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@brentp I fixed the sentence.

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14.2 years ago
Bilouweb ★ 1.1k

I made it in C++ because it is my "everyday life" language ;)

The idea is :

1. read queries and swap if start > stop
2. sort queries based on "start"
3. merge queries if they overlap
4. sum the coverage of each query

#include <vector>
#include <iostream>
#include <algorithm>

using namespace std;

// Class to store start and stop positions
class Query
{
public :
int start;
int stop;
Query(int i, int j):start(i),stop(j){
if (start > stop)
swap();
}

void swap(){
int i(start);
start = stop;
stop = i;
}
};

// function to compare start positions of two queries
bool CompQuery (Query i,Query j){return (i.start < j.start);}

int main(int argc, char * argv)
{
// Create query tab with start and stop positions
vector<Query> tab;
vector<Query>::iterator it;
tab.push_back(Query(100,120));
tab.push_back(Query(130,110));
tab.push_back(Query(50,99));
tab.push_back(Query(165,140));

// sort query tab by increasing start positions
sort(tab.begin(), tab.end(), CompQuery);

// Merge Queries if they cover adjacent segments
// example : 50->99 and 100->120 are merged in 50->120
it = tab.begin() + 1;
int cover = 0;
while(it != tab.end()){
if ((*it).start <= (*(it-1)).stop + 1){
if ((*it).stop > (*(it-1)).stop){
(*(it-1)).stop = (*it).stop;
}
it = tab.erase(it);
} else {
cout << (*it).start<<","<<(*it).stop<< "\n";
cover += (*(it-1)).stop - (*(it-1)).start + 1;
it++;
}
}
cover += (*(it-1)).stop -(*(it-1)).start + 1;

// Print Coverage
cout << "\nCoverage = "<<cover<<"\n";
return 0;
}

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The last two steps can be made in one loop

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advice: swap is a standard function of C++, you could overload the '<' operator rather than declaring ComQuery, you could also avoid to put everything in memory

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Yes, I saw this in your code. Good job !

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Rennes ? Nantes :-)

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The answer lies in Brittany ;-)

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14.2 years ago

Here is a version I wrote using R and Bioconductor's IRanges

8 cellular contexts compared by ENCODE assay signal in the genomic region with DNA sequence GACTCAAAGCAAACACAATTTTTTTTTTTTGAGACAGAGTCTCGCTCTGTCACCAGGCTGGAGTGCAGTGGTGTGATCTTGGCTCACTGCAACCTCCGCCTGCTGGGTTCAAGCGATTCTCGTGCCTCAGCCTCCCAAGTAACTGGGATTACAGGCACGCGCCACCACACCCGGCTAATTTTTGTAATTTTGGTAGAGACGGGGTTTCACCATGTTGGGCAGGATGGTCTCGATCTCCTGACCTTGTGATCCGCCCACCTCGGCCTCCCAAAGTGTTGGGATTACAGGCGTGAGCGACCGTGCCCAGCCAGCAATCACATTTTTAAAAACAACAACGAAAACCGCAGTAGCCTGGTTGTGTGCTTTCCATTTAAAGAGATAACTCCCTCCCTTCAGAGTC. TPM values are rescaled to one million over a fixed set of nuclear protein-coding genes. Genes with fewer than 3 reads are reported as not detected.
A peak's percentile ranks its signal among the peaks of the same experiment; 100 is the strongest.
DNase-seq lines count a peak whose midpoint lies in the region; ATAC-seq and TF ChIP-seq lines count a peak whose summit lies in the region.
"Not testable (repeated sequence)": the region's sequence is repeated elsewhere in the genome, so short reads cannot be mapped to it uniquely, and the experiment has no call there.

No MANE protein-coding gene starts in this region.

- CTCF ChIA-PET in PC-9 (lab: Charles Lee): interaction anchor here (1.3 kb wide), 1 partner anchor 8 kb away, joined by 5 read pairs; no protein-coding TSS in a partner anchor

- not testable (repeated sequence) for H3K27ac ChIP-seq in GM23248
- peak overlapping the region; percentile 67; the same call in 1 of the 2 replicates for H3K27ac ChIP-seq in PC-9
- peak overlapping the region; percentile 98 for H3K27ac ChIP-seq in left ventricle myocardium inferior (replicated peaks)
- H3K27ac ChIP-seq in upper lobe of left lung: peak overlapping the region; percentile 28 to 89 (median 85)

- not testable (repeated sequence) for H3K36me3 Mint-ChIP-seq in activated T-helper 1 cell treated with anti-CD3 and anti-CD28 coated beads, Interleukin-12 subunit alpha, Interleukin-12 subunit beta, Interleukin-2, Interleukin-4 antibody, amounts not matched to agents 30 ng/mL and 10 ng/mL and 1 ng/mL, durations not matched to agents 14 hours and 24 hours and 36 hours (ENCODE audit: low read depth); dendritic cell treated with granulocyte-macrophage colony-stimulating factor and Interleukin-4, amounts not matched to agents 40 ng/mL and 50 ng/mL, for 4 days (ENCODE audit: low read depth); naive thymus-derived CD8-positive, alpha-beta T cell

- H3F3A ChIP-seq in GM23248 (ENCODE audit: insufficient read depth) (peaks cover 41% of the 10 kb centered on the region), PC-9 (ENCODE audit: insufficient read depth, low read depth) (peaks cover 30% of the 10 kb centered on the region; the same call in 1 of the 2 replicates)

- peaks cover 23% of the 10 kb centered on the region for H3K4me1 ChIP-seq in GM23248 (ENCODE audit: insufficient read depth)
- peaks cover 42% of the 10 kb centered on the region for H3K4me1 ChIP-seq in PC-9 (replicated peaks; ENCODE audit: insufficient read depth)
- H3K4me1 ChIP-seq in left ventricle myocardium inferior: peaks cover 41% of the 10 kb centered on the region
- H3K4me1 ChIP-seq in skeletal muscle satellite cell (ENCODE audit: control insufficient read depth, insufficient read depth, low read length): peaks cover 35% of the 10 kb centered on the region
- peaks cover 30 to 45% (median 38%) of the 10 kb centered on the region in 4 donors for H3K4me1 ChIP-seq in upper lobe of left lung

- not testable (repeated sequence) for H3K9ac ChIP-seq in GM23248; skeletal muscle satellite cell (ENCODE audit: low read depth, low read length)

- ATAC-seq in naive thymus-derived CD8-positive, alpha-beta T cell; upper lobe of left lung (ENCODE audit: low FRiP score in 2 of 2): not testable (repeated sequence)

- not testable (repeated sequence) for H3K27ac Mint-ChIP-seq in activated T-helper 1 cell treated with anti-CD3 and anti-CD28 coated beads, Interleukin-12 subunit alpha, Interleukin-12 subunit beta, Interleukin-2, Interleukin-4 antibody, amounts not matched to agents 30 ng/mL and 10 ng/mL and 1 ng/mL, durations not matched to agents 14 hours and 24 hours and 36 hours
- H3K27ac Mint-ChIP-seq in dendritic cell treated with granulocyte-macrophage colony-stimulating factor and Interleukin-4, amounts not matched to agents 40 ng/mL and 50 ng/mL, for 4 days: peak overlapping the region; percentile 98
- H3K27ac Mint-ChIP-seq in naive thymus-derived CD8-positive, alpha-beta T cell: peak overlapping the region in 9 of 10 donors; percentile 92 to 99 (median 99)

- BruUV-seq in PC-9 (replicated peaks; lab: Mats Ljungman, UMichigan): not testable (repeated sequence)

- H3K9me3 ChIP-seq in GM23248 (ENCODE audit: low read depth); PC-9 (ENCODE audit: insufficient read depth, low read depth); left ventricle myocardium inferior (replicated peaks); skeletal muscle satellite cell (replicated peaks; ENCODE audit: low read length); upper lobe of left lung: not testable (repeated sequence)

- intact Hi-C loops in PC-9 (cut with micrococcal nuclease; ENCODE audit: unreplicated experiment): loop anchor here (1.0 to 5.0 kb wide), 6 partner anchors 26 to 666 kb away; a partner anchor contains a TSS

#!/usr/bin/Rscript
library("IRanges",warn.conflicts=FALSE)
args<-commandArgs(TRUE)
mytab$starts<-apply(mytab[,c(2,3)],1,min) mytab$stops<-apply(mytab[,c(2,3)],1,max)
myrange<-IRanges(start=mytab$starts,end=mytab$stops)
sum(width(reduce(myrange)))

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14.2 years ago

I swear I've written this code before somewhere, I'll see if I can dig it up later.

In the meantime, try this:

• In one quick pass, flip any start/stop values and sort the file:

[?]

• Now, you step through the outfile, merging segments.

Rough algorithm:

• coverage = 0
• store the first segment in a buffer
• check to see if the current segment's start is <= old segment stop
• if so, update the oldSeg's stop position
• if not, add the length of the old segment to coverage, then set the oldSeg = currSeg
• at the end of the loop, clear the last segment out of the buffer and add it's length to coverage.
• coverage/referenceSize = coverage percentage
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To be clear, other algs may be faster, but this requires almost no memory and scales to as many reads as you've got.

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i think it would be great to see a ruby version

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14.2 years ago
Yuri ★ 1.7k

Just for the collection, the code in MATLAB (without using any library/toolbox):

q = dlmread('queries.txt','\t',1,1); %# read the file
q = sort(q,2); %# start < end
qidx = ones(size(q)); %# start = 1
qidx(:,2) = -1; %# end = -1
[qsorted, si] = sort(q(:));
sidx = qidx(si);
gap = find(cumsum(sidx)==0); %# find start indices of gaps
boundaryidx = reshape(unique([1; gap; gap(1:end-1)+1]),2,[]);
coverage = sum(diff(qsorted(boundaryidx))+1);
disp(coverage)